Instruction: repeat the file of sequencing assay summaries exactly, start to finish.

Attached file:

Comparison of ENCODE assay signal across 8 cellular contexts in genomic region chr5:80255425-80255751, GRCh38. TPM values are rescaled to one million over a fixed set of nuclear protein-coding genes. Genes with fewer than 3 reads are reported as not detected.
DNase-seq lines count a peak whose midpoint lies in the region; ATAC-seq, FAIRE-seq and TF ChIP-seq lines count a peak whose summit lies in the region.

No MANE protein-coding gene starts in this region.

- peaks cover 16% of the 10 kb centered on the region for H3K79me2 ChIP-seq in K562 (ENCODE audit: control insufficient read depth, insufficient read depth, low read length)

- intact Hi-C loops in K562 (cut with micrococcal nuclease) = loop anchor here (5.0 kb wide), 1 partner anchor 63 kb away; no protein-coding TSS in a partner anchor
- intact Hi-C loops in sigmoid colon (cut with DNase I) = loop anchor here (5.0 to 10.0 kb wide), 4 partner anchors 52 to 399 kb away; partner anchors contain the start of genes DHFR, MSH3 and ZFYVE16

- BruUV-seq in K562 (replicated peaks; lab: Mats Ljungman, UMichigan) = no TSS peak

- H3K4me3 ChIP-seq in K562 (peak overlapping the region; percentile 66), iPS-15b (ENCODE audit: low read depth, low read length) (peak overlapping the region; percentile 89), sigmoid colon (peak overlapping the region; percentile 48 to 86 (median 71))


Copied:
Comparison of ENCODE assay signal across 8 cellular contexts in genomic region chr5:80255425-80255751, GRCh38. TPM values are rescaled to one million over a fixed set of nuclear protein-coding genes. Genes with fewer than 3 reads are reported as not detected.
DNase-seq lines count a peak whose midpoint lies in the region; ATAC-seq, FAIRE-seq and TF ChIP-seq lines count a peak whose summit lies in the region.

No MANE protein-coding gene starts in this region.

- peaks cover 16% of the 10 kb centered on the region for H3K79me2 ChIP-seq in K562 (ENCODE audit: control insufficient read depth, insufficient read depth, low read length)

- intact Hi-C loops in K562 (cut with micrococcal nuclease) = loop anchor here (5.0 kb wide), 1 partner anchor 63 kb away; no protein-coding TSS in a partner anchor
- intact Hi-C loops in sigmoid colon (cut with DNase I) = loop anchor here (5.0 to 10.0 kb wide), 4 partner anchors 52 to 399 kb away; partner anchors contain the start of genes DHFR, MSH3 and ZFYVE16

- BruUV-seq in K562 (replicated peaks; lab: Mats Ljungman, UMichigan) = no TSS peak

- H3K4me3 ChIP-seq in K562 (peak overlapping the region; percentile 66), iPS-15b (ENCODE audit: low read depth, low read length) (peak overlapping the region; percentile 89), sigmoid colon (peak overlapping the region; percentile 48 to 86 (median 71))